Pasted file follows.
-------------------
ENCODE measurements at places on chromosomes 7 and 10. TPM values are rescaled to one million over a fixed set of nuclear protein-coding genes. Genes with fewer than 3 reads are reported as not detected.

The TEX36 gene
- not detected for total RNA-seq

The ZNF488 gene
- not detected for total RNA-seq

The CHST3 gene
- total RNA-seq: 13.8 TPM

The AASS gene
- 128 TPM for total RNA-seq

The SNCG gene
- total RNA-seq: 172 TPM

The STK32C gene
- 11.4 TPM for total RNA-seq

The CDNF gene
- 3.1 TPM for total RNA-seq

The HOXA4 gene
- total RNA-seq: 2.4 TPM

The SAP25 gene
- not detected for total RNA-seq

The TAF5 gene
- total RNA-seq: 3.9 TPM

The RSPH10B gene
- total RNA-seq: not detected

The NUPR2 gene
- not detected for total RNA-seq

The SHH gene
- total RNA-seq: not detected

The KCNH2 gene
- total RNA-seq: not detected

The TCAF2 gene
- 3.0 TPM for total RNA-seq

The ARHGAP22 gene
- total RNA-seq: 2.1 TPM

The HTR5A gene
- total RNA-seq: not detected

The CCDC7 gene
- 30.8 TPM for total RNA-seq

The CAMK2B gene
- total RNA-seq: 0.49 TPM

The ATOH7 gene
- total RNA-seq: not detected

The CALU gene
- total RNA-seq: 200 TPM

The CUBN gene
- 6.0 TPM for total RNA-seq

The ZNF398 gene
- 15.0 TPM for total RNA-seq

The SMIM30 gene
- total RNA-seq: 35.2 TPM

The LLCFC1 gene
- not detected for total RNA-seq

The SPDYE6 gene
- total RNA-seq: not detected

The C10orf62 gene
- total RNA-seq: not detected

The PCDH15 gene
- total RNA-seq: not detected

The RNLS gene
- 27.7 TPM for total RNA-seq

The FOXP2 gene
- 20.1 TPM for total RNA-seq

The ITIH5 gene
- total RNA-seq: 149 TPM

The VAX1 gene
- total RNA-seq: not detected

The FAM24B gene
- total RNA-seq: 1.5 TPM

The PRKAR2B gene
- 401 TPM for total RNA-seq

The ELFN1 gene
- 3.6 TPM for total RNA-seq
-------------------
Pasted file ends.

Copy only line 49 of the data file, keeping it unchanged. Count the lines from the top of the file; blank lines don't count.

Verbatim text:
- total RNA-seq: 35.2 TPM